A Possible Answer for Your Back & Leg Pain
Sacroiliac (SI) joint injections/ joint block is a temporary alternative treatment for SI joint fusion. An SI joint injection is also used as a diagnostic test to confirm sacroiliac joint dysfunction, a painful inflammation-causing lower back pain and/or sciatica (back/leg pain).
The sacrum is the area at the base of the spine, connecting the tailbone to the hip bones (pelvis) if you will; the sacroiliac joint sitting in-between. Chronic inflammation in this area is called sacroiliac joint dysfunction. It’s this pain an SI joint injection aims to diagnose and temporarily reduce.
Risk Factors for Sacroiliac Joint Dysfunction
Women have a wider sacrum than men leading to a greater instance of SI joint dysfunction in women of all ages, but men may be affected as well. Other risk factors include:
- Sitting for extended periods of time
- Trauma (hard fall)
- Too much movement of the SI joint (sports, training)
- Too little movement of the SI joint
With symptoms that can mimic sciatica or a herniated disc, diagnosing SI joint pain and dysfunction can be difficult. This is where the main use of an SI injection/ joint block comes in handy.
Does Receiving a Sacroiliac Joint Injection Hurt?
Similar to a selective epidural , you’ll usually be mildly sedated. A needle is injected near the joint with the aid of X-ray guidance or fluoroscopy. First a contrast dye in injected to make absolutely certain the positioning of the injection is correct. Once correct location is confirmed, an anesthetic/numbing agent is injected.
You’ll be asked to try and replicate activities that cause you pain, if you experience a significant reduction in pain, the procedure will be performed one more time. This time an alternate anesthetic/numbing agent will be used. You’ll be asked to perform the same pain inducing movements. If you experience the same pain-relief as the first treatment, a diagnosis of SI joint dysfunction can be confirmed, the SI joint being singled out as the root of your pain.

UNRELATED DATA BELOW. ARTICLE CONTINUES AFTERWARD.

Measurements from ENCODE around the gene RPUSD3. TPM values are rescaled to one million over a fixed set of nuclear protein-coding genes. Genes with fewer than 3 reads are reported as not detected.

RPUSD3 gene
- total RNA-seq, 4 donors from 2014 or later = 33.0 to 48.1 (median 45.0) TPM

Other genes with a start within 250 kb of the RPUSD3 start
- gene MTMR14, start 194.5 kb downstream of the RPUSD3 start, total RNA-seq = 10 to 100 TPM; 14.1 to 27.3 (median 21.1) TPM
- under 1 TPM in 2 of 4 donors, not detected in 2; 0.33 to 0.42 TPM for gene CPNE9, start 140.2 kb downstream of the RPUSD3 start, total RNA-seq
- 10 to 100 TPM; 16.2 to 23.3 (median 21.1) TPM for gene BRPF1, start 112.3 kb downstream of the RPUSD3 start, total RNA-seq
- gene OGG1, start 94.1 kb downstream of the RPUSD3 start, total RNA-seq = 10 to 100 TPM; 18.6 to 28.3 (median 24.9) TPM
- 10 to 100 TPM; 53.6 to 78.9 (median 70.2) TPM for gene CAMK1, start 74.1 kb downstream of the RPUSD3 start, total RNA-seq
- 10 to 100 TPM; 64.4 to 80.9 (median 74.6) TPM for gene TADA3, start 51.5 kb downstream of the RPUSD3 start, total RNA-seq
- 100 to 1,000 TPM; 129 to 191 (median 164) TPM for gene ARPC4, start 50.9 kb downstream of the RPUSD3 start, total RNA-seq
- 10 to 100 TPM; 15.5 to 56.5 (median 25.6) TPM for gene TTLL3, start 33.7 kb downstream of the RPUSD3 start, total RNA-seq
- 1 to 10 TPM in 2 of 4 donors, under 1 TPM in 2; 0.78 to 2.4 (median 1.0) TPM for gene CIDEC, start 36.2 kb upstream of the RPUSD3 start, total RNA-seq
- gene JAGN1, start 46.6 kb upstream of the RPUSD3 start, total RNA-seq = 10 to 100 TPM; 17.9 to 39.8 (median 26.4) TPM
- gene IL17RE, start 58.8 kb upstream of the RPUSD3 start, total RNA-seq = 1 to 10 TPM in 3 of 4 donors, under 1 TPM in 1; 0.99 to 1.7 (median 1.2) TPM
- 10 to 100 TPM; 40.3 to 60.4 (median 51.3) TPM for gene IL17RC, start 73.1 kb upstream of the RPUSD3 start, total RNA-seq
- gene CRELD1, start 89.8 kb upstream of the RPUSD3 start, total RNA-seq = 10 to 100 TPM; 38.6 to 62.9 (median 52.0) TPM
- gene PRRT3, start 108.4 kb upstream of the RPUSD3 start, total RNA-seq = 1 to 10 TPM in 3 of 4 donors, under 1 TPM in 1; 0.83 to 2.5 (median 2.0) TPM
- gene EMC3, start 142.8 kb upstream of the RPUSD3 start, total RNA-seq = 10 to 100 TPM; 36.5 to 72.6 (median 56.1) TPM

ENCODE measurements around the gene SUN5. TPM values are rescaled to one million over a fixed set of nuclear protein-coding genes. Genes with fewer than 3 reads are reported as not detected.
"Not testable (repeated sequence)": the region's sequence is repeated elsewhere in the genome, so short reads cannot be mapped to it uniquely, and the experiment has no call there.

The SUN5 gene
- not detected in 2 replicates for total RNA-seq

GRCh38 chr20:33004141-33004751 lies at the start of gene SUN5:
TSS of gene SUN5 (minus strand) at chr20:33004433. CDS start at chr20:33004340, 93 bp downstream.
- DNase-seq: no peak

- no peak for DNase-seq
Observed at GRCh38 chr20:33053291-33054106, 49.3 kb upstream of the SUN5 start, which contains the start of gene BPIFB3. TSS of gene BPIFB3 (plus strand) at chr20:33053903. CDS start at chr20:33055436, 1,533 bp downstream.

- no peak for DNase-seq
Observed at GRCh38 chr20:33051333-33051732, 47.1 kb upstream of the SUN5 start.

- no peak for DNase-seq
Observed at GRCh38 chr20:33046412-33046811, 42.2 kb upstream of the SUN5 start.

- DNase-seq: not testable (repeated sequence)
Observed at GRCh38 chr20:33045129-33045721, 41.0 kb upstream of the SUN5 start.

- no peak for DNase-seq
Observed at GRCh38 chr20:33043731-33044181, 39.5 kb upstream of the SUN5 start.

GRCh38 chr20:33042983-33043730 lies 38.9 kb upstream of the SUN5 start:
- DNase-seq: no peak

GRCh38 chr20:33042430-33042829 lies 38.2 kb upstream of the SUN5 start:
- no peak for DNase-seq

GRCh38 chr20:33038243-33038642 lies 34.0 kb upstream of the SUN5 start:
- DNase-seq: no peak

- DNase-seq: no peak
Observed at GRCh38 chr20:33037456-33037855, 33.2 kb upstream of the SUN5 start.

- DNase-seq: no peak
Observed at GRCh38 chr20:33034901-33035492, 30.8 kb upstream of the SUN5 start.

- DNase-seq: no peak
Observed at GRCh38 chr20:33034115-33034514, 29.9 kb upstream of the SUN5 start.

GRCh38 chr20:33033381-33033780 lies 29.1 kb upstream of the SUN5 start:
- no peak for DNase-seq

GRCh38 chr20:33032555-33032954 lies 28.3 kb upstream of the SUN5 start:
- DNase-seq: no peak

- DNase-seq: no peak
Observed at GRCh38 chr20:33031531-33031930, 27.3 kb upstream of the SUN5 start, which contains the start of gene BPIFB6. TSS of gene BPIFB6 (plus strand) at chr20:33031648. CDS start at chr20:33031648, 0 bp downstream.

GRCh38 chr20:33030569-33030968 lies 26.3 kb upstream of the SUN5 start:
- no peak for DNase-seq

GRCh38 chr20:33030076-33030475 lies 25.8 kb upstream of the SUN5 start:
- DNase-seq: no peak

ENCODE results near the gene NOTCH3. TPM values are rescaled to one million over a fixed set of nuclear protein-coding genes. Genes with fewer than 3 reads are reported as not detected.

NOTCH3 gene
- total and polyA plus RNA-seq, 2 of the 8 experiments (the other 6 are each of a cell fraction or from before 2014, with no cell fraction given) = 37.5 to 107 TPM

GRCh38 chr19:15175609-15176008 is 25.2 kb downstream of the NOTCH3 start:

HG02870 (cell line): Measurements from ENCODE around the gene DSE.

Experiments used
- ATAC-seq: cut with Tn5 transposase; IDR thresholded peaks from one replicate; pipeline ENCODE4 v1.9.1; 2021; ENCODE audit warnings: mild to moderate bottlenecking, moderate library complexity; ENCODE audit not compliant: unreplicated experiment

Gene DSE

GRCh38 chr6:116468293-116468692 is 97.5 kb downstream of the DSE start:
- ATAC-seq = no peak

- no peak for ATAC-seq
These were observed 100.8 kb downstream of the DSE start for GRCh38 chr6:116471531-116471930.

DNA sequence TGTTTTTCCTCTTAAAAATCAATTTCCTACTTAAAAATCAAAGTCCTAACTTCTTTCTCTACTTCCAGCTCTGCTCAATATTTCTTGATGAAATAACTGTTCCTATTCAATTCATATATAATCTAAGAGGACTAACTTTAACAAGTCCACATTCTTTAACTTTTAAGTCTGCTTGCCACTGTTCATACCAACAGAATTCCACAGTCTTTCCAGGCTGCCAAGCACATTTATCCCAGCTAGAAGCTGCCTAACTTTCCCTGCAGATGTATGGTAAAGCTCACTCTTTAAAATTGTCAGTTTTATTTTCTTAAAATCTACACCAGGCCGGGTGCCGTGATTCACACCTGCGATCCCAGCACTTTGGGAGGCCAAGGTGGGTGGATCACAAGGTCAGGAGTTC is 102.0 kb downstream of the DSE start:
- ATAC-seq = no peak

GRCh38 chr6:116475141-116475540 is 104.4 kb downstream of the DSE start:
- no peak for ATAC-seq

This test is solely for diagnostic purposes, if you’re receiving an SI injection for long-term pain reduction, the application is a little different. The mechanics are the same, but instead of an anesthetic like lidocaine or bupivacaine, a corticosteroid (long lasting anti-inflammatory) is injected.
The long-term therapeutic application/ version can be repeated up to three times a year, with a reduction in pain typically lasting from six months to a year. This is not a cure however and should not be used as a lifelong means of pain management, as corticosteroids can cause long term harm to the tissue of the joint. The therapeutic application is to relieve your pain, allowing you to complete physical therapy.
After the Procedure/ Side Effects
Many healthcare professionals recommend drinking lots of water post procedure to effectively flush out the contrast dye. Be sure to avoid strenuous activities the same day and make sure to have a ride home (you may experience weakness or numbness in arms or legs). Possible side effects include, infection, busing of the injection site and allergic reaction.
If you suffer from lower back or leg pain and want relief, ask a doctor today if an SI injection is right for you. Request more information about Sacroiliac Joint Injections today. Call (832) 532-0050 or contact us online.